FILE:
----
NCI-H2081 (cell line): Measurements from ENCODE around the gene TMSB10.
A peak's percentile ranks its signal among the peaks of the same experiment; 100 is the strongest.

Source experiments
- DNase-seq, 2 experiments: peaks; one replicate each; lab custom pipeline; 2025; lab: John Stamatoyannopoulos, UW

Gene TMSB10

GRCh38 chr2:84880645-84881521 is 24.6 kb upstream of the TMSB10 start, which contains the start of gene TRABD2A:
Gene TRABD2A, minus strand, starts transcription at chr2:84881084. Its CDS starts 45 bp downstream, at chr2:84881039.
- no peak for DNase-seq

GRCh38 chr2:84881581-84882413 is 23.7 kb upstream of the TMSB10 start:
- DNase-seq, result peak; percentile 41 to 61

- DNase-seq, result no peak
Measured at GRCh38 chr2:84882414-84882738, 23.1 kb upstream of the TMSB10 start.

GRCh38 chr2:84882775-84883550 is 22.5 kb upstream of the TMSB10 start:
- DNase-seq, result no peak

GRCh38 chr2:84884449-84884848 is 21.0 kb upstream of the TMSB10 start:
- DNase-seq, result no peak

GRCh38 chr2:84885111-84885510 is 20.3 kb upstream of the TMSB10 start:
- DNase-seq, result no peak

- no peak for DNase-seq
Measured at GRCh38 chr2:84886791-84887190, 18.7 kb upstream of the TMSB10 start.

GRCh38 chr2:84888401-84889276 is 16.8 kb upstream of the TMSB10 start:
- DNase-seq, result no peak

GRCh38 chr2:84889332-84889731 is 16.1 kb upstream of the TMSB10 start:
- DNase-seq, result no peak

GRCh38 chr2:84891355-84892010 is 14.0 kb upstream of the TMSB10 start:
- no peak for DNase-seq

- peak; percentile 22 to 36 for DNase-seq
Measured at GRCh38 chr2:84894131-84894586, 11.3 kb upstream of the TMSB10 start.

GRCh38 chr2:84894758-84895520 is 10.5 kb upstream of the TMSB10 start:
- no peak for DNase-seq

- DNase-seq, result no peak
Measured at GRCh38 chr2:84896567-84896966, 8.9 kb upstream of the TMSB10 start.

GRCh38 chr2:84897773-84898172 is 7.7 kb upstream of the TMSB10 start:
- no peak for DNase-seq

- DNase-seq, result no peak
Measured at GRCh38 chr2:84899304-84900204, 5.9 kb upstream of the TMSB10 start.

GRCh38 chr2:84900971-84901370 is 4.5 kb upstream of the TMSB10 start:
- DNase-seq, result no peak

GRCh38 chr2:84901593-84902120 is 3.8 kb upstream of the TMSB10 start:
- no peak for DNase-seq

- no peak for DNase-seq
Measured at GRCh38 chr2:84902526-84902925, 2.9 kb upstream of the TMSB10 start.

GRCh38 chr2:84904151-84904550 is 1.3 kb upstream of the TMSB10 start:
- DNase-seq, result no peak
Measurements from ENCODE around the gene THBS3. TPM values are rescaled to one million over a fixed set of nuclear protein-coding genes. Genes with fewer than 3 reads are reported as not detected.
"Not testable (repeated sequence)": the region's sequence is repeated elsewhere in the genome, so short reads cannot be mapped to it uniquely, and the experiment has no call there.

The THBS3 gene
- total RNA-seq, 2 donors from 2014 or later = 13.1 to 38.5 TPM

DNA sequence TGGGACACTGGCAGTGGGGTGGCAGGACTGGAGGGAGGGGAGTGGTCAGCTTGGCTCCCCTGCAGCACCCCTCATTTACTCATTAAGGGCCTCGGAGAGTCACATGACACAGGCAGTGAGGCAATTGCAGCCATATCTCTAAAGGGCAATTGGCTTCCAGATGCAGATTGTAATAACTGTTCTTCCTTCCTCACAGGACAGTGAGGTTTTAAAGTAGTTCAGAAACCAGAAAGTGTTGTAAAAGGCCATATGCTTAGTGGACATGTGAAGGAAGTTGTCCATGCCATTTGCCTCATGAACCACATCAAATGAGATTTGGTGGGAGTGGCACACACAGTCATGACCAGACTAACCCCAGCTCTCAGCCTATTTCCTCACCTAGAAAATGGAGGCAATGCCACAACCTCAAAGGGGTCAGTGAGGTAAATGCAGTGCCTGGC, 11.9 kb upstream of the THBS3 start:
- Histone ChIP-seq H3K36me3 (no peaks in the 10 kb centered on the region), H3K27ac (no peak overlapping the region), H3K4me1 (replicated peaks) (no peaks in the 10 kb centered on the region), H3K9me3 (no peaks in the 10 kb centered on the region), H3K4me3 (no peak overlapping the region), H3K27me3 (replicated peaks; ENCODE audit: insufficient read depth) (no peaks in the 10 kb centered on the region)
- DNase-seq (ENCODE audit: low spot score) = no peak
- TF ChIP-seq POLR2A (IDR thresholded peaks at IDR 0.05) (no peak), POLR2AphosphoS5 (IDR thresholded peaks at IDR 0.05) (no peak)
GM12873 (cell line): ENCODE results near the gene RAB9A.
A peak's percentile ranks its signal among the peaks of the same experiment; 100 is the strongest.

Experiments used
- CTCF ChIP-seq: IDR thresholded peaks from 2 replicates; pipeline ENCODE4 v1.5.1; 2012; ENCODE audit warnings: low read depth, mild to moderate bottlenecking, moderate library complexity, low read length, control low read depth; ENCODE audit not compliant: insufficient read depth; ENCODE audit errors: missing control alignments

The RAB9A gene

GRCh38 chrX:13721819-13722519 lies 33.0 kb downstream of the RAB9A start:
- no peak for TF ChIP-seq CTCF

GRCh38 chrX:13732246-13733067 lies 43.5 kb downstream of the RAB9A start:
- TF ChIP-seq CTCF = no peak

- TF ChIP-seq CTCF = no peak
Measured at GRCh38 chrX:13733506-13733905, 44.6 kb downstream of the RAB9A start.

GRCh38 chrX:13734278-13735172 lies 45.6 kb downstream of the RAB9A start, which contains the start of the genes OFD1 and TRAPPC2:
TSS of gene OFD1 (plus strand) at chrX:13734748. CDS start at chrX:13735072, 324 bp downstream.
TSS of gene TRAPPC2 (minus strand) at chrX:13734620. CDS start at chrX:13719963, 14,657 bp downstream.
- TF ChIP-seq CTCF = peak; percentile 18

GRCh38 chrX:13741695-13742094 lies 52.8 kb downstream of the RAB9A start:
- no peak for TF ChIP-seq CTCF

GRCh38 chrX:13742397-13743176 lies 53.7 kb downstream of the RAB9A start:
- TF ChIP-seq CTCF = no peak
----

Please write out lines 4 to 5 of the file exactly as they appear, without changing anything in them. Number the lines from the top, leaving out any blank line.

- DNase-seq, 2 experiments: peaks; one replicate each; lab custom pipeline; 2025; lab: John Stamatoyannopoulos, UW

Gene TMSB10